• Blob Monster: The Shoggoths, with the variant that they are described as constantly forming and un-forming eyes and mouths.
  • Continuity Nod: This story makes explicit references to many of Lovecraft's other narratives, and is one of the reasons why the Cthulhu Mythos are thought of as a single, coherent universe.
  • Cool Plane: The reason for which the expedition penetrates so far in the Antarctic. Usually identified by modern fans with the Dornier Wal / Super Wal planes of the mid-1920s, due to the fact they were used by Roald Amundsen over the Arctic in 1925. None of them however could raise to 24,000ft to cross the mountains, so they might have been Dornier Merkur type instead.
  • Doing In the Wizard: Many elements of previous stories in the Cthulhu Mythos are recast as being of extraterrestrial, as opposed to supernatural, origin. Another interpretation is that the protagonist of the story was a scientist, and the Elder Things seem very science-based themselves. It could just be a case of the protagonist, the Elder Things, or both trying to explain where the creatures of the Cthulhu Mythos came from. With science.
  • Downer Ending: Lake's entire party is killed by Elder Things. On top of that, Danforth has probably gone insane, and Dyer is trying to stop a second arctic expedition from taking place, and chances are no one will believe the reason why.
  • Everything's Better with Penguins: Subverted. How do six-feet-tall, blind, absolutely white penguins sound? Regular penguins are also described as ugly abominations.
  • Evil-Detecting Dog: Invoked, as the sled-dogs are held from tearing into the retrieved bodies of the Elder Things presumably because they could sense that the Elder Things were actually alive.
  • Evil Smells Bad: The Elder Things smell unpleasant, but their odor is miles better than the toxic vapors the Shoggoths exude.
  • Fish out of Temporal Water: The Elder Things thawed up by the expedition team, as they originated from a time of a much hotter and forest-clad, flourishing Antartica, leaving them utterly flabbergasted by the snow-coated, blizzard-ridden, hellish landscape they woke up to aeons later after their slumber.
  • The Fog of Ages: From what Dyer could interpret from the murals, the Elder Things ended up residing on the "relatively safe" Earth for so long, that they ended up forgetting a lot of vital knowledge their ancestors possessed upon their first arrival, such as the ability to enter "stasis" and flight through the vast empty aether of space. The loss eventually added to their inevitable downfall as a supreme species over the planet.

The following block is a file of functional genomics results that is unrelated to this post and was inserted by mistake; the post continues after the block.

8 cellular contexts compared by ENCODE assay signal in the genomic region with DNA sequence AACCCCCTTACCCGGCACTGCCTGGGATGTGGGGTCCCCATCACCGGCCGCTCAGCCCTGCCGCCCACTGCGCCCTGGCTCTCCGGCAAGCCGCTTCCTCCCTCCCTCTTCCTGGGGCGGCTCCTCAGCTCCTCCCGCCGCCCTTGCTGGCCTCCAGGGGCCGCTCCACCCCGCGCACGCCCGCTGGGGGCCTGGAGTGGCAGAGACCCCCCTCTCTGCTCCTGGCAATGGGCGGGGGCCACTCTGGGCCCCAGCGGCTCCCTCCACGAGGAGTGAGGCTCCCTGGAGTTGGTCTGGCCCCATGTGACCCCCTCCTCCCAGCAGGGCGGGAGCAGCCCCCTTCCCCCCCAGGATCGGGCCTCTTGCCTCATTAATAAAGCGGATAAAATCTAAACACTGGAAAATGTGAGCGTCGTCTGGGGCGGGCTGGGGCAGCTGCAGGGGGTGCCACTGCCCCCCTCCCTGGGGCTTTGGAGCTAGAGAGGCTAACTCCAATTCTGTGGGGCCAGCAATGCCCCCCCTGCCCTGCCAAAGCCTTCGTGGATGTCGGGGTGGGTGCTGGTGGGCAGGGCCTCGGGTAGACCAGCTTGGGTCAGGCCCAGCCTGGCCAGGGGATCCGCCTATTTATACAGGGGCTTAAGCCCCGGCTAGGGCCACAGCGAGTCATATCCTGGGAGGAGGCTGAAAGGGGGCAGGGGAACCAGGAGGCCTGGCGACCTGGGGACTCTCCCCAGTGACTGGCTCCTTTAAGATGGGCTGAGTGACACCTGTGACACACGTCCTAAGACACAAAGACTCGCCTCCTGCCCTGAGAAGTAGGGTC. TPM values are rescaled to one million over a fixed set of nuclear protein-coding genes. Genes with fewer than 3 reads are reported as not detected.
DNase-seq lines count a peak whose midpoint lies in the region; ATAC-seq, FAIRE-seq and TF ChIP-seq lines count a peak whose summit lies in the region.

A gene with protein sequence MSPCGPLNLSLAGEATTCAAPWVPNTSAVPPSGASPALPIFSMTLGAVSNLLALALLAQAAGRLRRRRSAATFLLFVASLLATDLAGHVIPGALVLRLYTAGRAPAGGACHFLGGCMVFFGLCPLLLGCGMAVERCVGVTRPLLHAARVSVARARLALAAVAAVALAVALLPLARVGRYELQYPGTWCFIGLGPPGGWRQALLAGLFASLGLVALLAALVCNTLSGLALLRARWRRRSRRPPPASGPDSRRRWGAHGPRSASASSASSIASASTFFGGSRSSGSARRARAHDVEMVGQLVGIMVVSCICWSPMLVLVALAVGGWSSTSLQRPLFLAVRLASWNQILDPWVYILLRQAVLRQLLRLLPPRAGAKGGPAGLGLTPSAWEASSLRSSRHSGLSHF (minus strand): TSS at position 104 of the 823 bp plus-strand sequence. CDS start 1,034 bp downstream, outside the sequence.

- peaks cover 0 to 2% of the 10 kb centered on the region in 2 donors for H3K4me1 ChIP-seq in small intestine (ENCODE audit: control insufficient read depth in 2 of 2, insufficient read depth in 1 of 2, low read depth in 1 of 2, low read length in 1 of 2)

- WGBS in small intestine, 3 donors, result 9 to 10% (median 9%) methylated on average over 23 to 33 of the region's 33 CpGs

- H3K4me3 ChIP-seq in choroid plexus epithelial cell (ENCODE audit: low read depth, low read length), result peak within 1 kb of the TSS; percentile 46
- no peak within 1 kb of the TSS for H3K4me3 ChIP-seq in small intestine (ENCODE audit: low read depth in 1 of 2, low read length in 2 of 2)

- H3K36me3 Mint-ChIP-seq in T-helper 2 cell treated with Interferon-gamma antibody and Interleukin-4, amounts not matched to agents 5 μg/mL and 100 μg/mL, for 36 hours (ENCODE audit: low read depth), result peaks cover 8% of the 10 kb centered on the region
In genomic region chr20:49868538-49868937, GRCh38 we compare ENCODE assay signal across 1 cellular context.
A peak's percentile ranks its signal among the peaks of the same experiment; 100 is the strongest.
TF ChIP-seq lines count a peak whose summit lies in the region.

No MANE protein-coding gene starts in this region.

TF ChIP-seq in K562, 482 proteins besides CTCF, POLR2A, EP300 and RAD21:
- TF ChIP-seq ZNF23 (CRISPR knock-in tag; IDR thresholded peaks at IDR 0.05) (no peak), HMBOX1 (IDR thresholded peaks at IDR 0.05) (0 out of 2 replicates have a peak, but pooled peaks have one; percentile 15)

• Framing Device: Both audio drama versions are framed as radio news interviews with Professor Dyer.
  • Fun with Acronyms: The news station that interviews Dyer in the ARTC radio version is known as WCTH News.
  • Go Mad from the Revelation: Danforth sees... something past the far mountains. Although never outright stated, from various gibberings, it's likely that he got a good look at the history of many, many Eldritch Abominations, including the Shoggoths, the Great Old Ones, and even Outer Gods like Yog-Sothoth. It's debated how much he could truly have seen in the brief look he got, but also that he might have recognized something from the Necronomicon.
  • Harmless Freezing: The Elder Things were frozen for a long period of time. When they're thawed out they go on a murderous rampage (understandably since several of them had been autopsied by the humans, possibly while still alive but not thawed enough to move.) The freezing and surviving is justified in that they are described as being extremely tough in comparison with humans.
  • Hell Is That Noise: Dyer mentions hearing a musical piping sound in the air, which he attributes to the strong winds blowing through the Mountains, however he and Danforth hear it while exploring the depths of the alien city. It turns out to be a sound the Shoggoths make, howling the Elder Things' language.
  • Human Popsicle: The Elder Things. Very, very not human, but still the same idea.